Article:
Tuesday, December 4, 2012

Digging for Gold at the Library: Gold Rush Ships

(by Gina Bardi, Reference Librarian)

The reason I am here today and you are reading this blog is Karl Kortum. Karl was the indefatigable visionary who got this museum up and started. He was a collector, historian, sailor, achiever, and all around bulldog of a man, from what I hear. I never met him, but I run into him every day--his records, his notes, his general mark on this collection is ubiquitous. One of my favorite things in the library is something he put together with Harlan Soeten and Albert Harmon, Notes on the Gold Rush Ships.

This large format (it measures 59 x 42 cm) book is a lovely combination of text, images, maps, newspaper clippings and other delights. It’s one of the most engaging resources we have. There’s all sorts of information on arrivals, departures, wharves, buried ships- knowledge enough to entice the novice and excite the pro.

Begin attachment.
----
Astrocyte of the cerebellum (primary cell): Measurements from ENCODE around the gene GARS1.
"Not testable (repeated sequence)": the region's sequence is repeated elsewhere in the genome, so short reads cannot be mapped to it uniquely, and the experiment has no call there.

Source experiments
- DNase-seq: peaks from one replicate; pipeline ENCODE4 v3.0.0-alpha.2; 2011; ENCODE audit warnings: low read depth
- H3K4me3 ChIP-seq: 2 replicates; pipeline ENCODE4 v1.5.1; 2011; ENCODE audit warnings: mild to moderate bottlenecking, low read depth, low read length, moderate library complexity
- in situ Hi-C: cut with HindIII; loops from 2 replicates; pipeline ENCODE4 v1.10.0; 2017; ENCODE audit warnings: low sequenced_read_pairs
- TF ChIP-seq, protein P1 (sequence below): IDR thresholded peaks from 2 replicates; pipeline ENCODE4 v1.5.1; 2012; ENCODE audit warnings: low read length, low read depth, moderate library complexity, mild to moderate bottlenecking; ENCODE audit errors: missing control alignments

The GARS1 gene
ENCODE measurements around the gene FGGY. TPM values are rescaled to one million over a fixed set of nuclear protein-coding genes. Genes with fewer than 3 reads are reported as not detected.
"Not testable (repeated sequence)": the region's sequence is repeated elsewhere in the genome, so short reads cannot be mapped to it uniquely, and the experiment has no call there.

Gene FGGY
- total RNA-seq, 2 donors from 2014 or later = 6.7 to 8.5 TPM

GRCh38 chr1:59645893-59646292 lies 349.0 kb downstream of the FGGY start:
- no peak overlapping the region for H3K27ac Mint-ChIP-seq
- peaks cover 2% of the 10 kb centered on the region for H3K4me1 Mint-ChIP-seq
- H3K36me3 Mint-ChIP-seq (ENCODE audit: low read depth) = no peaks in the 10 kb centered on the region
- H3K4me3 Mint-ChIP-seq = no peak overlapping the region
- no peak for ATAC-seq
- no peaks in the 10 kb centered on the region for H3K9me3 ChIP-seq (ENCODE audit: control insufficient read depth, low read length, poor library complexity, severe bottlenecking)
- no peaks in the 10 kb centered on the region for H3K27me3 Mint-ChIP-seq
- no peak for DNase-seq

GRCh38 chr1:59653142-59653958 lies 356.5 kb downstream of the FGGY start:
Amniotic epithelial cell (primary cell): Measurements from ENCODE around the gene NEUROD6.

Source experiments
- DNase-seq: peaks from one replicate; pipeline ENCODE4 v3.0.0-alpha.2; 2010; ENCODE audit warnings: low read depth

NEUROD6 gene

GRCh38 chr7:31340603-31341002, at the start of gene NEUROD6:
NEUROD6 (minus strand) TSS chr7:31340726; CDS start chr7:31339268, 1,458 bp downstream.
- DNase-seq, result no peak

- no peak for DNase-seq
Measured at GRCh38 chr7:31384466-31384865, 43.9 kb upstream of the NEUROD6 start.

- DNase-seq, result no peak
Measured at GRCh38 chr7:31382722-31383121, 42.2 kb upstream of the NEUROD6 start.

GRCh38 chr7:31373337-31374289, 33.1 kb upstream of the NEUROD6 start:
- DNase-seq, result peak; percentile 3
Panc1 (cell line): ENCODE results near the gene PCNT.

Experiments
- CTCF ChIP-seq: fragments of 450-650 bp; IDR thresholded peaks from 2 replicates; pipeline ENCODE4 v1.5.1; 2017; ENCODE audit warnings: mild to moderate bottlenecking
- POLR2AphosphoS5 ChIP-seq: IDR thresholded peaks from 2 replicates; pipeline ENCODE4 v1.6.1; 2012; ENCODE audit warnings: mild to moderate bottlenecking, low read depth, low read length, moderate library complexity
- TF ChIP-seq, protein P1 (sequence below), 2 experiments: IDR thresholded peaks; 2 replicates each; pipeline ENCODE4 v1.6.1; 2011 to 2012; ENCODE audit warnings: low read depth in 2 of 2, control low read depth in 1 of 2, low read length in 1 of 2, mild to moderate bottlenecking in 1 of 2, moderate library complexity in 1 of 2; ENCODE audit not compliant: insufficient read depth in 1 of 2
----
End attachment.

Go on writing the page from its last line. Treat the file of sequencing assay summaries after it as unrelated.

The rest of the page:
When I first started here, I thought the Gold Rush would be our most popular topic. It is up there in the top 10, but I don’t have as many chances to bring this out as I would like. I've included some photos below to entice you, but please, do me a favor. Come to the library and ask to see this remarkable piece of history.

views of early San Francisco

map of San Francisco in 1848

map and views of San Francisco with table of Gold Rush storeships

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